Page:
The core of the software system is LabVIEW's extensive instrument driver support.  To diagnose and run non-critical components of the lasers, we use a wide range of scopes, timing boxes, cameras, motors, and gauges.  Several instrument classes like GIGE cameras and motors are easily communicated with using built-in LabVIEW drivers found in the NI Vision Development module and NI Motion Assistant.  Many other instruments are supported by third-party drivers.  Where neither was applicable, it was straightforward to create custom drivers using NI VISA.  NI VISA was especially important in allowing us to configure the vast majority of our instruments to run remotely.

While hardware integration is a key advantage of LabVIEW and critical to our control system, the LCARS-inspired interface is its most visible component.  While constraining in some respects, the LCARS design theme unifies many disparate programs and provides a guiding principle for organizing and displaying information.  The interface extensively leverages the customizability of front panels in LabVIEW, allowing us to create a consistent design theme at all levels of the application.  Basic frame elements that border each window were created in PowerPoint and imported as images into custom button controls.  Other standard controls, such as numeric, string, array, or cluster, were similarly modified to be consistent while providing standard functionality.  Front panels themselves were setup as borderless windows with black backgrounds, and widespread use of window resizing and positioning gives the illusion of a self-contained operating system.  Since LCARS has no provisions for menu bars or popup windows, we made extensive use of subpanels to replicate their functionality.  The end result is a whimsical, yet functional custom interface (see Figure 7).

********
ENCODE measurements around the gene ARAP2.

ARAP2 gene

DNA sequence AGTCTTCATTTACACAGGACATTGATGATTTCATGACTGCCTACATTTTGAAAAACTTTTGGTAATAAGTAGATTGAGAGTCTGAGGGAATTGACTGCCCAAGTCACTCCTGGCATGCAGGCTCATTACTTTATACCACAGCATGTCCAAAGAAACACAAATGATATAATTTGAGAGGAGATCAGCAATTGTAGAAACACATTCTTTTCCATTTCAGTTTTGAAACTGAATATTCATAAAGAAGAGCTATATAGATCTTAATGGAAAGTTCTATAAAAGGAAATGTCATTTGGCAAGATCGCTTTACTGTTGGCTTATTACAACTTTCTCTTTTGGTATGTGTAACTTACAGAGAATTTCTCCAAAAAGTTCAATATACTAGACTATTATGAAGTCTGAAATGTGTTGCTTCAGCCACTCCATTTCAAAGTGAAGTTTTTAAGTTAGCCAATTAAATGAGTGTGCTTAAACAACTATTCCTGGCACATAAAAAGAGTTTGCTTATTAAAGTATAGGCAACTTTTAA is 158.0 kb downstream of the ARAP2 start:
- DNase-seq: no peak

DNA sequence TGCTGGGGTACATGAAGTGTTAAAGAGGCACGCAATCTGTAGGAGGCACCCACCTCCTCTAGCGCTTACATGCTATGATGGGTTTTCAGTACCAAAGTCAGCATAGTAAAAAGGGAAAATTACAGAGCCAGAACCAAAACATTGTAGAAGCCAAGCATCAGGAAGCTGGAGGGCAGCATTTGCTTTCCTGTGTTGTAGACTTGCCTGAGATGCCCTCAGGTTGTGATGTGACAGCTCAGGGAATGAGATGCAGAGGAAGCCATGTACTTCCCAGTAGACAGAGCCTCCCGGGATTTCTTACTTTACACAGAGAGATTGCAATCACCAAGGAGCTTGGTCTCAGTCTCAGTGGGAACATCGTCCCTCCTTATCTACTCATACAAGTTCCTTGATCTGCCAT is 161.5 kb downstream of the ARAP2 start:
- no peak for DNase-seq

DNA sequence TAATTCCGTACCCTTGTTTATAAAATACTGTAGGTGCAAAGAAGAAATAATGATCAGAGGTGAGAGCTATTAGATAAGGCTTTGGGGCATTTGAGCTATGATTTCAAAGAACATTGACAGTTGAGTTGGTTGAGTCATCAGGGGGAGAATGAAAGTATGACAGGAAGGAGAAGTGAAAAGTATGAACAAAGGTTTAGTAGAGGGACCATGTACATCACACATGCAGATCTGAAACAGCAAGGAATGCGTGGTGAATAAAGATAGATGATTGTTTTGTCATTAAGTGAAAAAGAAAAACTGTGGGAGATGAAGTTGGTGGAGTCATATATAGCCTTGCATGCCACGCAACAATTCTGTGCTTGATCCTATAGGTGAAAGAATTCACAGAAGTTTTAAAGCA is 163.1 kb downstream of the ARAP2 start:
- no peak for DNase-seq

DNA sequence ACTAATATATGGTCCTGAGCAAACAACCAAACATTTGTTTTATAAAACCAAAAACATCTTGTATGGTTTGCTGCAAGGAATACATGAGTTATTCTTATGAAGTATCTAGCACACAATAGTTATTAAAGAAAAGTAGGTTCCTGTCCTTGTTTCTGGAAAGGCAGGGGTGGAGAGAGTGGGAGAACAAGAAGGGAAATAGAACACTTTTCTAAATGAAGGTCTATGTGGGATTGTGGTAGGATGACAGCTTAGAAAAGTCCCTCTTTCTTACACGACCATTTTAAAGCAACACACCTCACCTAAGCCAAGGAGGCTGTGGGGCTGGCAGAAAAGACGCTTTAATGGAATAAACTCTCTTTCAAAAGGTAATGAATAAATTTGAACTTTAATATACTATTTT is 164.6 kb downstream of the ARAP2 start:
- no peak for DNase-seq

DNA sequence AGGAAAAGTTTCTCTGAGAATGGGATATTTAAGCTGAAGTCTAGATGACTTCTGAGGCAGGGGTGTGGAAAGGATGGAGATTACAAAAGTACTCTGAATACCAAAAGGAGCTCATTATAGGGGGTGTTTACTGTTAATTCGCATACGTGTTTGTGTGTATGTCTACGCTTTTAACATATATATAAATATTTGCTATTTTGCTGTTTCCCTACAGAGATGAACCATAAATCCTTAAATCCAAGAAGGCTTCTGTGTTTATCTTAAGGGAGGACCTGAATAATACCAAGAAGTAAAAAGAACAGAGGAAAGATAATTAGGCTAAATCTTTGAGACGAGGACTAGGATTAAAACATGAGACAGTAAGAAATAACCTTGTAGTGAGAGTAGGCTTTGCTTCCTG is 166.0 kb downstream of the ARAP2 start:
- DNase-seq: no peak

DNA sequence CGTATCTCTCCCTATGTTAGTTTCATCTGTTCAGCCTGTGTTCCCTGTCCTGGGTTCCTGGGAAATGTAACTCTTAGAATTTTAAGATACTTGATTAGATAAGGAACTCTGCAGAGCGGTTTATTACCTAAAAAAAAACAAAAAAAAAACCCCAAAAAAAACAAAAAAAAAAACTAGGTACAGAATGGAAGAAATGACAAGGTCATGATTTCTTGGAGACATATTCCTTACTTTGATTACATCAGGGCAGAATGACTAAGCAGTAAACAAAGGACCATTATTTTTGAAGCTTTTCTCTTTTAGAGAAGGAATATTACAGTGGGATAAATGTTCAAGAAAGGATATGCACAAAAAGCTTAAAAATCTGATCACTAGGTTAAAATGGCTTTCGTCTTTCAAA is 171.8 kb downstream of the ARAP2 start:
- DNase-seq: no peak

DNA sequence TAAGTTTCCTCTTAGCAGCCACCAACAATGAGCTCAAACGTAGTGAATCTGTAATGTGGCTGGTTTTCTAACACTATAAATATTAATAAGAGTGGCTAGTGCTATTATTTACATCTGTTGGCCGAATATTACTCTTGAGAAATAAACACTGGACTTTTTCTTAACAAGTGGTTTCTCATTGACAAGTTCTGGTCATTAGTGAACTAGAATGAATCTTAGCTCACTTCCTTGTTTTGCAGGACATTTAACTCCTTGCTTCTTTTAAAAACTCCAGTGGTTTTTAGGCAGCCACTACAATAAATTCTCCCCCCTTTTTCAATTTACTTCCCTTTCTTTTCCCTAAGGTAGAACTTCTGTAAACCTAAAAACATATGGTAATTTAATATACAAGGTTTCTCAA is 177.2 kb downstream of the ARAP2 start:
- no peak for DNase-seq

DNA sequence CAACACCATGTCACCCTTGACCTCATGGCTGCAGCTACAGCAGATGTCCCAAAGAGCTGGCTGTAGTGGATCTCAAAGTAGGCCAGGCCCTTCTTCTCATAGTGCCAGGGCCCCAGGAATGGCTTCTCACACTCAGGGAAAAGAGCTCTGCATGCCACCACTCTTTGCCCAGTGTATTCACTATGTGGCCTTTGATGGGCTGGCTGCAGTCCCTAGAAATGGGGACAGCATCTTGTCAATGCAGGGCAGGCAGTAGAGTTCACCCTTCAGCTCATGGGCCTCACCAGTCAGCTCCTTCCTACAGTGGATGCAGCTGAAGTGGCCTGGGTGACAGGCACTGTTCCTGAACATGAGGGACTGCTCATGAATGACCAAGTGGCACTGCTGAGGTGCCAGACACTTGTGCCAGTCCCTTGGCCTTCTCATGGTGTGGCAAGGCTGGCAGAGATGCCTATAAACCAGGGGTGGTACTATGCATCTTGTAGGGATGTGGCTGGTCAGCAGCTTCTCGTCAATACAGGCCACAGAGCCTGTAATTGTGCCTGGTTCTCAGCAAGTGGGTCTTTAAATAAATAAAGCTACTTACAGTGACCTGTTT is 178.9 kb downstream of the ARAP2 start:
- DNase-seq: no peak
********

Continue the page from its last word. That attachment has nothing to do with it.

Figure 7: Examples of LCARS-inspired monitoring programs from the Phoenix Terminal System.


LabVIEW, LabVIEW FPGA Module, and NI Compact RIOs have been critical to the implementation and success of a sophisticated and comprehensive laser control system.  We are now able to safely, remotely, and reliably operate the lasers from alignment to high-energy shots while viewing hundreds of data channels in real-time.  The extensive instrument support in and customizability of LabVIEW, and the familiarity and abstraction of LabVIEW FGPA, allowed us to create this system from scratch in a fraction of the time that would have been required by custom hardware or other programming languages.

Nominate Your Professor: (optional)

<insert nomination. Does your professor use LabVIEW or other National Instruments technology to make learning difficult concepts engaging, interesting, and fun? If so, nominate him/her as an outstanding educator by telling us who they are, what they teach, and how they make learning a better experience for you.>